The Norman Invasion - Preparations
The whole of
William's shipping had assembled at the mouth of the Dives, a
small river between the Seine and the Orne, in the middle of
August. Some sources claimed that he had collected fifty
thousand knights and ten thousand soldiers, other sources
state a total of between 5000 - 10,000 men.
Many of the
knights were mounted, but most were unable to bring their
horses due to limited transport available via the fleet.
The Duke was forced to wait impatiently for favourable winds
to take his invasion force across the channel, he made good
use of the time however, training his forces. Construction of
the Norman invasion fleet had been completed in July but an
unfavourable north wind delayed Duke William for six
wind veered from the northeast to the west, giving Duke
William the opportunity to sail for England's shores.
Unfortunately for the Duke the weather turned foul and drove
his force along the French coast to St. Valery, where most,
but not all, found safe harbour, a considerable number of
ships were wrecked, resulting in the coast of Normandy being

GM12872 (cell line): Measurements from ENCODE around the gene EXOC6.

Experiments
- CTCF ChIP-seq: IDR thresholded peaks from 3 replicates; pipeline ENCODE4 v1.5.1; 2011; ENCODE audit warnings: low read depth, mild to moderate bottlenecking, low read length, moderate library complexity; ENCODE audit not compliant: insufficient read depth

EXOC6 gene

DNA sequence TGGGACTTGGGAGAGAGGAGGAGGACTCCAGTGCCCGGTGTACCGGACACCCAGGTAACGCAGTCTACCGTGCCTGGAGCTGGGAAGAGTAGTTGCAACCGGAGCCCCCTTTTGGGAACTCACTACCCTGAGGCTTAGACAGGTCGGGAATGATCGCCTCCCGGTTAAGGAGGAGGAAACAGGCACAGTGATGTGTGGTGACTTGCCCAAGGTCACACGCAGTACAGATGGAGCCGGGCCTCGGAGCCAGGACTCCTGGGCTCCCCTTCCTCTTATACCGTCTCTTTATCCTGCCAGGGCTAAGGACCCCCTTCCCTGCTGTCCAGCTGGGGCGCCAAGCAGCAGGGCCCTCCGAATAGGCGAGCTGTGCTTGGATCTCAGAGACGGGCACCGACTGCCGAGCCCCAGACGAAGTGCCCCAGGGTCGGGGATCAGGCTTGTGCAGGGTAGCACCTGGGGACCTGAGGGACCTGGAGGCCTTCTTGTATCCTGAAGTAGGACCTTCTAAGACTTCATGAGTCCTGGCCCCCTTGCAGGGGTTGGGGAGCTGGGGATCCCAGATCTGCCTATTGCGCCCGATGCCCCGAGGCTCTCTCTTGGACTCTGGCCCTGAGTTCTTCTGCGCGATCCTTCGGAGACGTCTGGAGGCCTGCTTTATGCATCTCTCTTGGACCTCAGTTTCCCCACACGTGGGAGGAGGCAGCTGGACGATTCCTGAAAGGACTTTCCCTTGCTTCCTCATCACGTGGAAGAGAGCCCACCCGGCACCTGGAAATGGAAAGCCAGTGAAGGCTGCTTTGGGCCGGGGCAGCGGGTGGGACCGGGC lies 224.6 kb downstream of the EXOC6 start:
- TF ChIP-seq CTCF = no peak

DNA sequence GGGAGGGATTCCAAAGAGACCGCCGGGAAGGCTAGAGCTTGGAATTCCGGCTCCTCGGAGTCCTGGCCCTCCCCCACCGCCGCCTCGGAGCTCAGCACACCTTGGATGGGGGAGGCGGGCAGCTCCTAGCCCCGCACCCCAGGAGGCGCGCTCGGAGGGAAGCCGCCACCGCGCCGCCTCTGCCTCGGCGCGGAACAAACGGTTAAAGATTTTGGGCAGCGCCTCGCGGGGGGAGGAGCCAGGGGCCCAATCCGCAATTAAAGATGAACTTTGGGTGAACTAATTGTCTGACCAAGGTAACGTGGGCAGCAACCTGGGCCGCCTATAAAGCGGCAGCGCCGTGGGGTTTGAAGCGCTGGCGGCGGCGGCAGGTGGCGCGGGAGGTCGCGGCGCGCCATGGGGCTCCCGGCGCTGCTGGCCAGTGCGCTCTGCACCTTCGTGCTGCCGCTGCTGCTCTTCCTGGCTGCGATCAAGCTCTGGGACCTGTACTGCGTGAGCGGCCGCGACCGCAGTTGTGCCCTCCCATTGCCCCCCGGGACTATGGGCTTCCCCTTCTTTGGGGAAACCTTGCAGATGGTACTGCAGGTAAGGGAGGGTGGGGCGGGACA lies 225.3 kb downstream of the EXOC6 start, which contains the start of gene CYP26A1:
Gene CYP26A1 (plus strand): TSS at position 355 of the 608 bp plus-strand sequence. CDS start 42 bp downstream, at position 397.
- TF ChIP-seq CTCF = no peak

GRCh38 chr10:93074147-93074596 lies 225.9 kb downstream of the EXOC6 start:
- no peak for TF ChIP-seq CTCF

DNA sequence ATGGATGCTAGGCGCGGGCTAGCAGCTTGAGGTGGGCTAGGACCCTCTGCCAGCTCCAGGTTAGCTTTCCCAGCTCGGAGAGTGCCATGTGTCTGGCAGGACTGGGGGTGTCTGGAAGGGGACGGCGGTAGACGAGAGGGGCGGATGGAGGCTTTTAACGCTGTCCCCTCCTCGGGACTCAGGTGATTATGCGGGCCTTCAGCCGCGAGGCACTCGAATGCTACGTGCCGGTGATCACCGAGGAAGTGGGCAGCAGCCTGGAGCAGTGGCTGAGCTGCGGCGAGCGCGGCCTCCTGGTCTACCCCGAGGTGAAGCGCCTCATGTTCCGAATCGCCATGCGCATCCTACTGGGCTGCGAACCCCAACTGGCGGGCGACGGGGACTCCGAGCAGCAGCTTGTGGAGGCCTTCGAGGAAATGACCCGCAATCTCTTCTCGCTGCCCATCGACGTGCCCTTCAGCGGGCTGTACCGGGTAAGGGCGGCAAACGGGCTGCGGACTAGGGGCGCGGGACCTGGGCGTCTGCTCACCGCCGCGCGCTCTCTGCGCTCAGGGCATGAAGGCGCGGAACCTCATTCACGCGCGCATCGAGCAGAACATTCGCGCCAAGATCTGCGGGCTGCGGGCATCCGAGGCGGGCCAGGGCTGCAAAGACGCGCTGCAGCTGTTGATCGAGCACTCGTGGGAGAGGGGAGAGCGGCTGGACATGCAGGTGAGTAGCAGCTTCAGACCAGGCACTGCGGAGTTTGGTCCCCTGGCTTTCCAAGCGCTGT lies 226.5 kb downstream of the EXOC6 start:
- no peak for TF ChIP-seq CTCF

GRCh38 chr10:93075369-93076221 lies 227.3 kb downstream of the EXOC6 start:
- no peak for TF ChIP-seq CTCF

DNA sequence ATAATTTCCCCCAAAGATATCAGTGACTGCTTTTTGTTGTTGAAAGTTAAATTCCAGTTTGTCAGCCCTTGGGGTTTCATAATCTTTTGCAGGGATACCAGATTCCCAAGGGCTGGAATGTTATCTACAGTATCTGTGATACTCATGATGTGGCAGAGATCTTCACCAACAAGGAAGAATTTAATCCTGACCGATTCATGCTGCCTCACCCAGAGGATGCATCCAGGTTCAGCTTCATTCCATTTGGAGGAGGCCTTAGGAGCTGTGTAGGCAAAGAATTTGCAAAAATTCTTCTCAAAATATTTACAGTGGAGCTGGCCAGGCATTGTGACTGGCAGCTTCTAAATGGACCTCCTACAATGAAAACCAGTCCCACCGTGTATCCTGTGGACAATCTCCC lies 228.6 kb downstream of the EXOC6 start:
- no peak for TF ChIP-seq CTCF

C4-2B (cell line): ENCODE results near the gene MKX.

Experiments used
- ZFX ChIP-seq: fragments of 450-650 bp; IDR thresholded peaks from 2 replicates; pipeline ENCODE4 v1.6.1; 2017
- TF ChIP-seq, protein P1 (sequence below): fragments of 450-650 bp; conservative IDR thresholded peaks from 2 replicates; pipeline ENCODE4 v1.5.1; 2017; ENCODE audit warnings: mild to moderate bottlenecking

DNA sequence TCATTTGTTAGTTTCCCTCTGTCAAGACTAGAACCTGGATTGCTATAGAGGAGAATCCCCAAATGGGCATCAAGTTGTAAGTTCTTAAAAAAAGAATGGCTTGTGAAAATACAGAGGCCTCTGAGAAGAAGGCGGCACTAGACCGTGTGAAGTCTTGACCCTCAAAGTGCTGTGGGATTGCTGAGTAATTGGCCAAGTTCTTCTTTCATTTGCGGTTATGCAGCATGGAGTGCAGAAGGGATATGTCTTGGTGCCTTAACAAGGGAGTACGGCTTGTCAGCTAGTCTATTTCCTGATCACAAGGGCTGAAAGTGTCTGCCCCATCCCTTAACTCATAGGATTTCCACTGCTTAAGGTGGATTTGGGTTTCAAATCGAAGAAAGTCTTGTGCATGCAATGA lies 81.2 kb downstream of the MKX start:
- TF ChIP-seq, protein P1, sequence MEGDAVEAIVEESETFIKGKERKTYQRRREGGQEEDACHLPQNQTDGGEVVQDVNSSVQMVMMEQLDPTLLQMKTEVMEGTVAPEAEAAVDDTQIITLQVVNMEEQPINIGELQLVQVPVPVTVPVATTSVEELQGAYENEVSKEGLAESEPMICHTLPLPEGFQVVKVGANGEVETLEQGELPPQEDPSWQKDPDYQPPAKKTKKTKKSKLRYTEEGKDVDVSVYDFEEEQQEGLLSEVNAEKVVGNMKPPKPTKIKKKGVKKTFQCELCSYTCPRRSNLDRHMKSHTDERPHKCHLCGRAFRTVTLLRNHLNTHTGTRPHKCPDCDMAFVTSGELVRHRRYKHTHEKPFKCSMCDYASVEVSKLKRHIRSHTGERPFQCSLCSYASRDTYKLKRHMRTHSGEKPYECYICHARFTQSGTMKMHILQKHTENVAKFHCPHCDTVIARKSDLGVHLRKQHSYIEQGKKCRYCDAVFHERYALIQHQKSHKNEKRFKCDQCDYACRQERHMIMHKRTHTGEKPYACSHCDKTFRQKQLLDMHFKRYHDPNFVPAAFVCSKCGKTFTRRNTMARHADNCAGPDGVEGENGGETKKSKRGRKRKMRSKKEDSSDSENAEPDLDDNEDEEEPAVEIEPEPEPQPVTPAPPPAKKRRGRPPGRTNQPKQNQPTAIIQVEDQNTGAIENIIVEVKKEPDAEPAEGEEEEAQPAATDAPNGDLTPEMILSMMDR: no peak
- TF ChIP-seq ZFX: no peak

littered with the bodies of Duke William's drowned men.
The impact of this
bad luck was that William's army were discouraged by events
and were less keen on the idea of invasion, or going to sea
Duke William tried
everything he could think of to raise the spirits of his men,
as a last and desperate attempt he had the body of the patron
Saint of St. Valery exhumed. He then paraded it in front of
his men and had them implore the Saint for a favourable change
in wind. That night the wind veered, and enabled the fleet to
leave, following the southern breeze, the Norman invasion
fleet finally left French shores for England - somewhat
depleted but in high spirits.
It was documented
that the fleet consisted of "700 ships less 4" sailed from
St.Valery but these ships were accompanied by skiffs and small
boats, to act as ferries and landing vessels, bringing the
number of vessels in the Norman fleet to nearly 3000.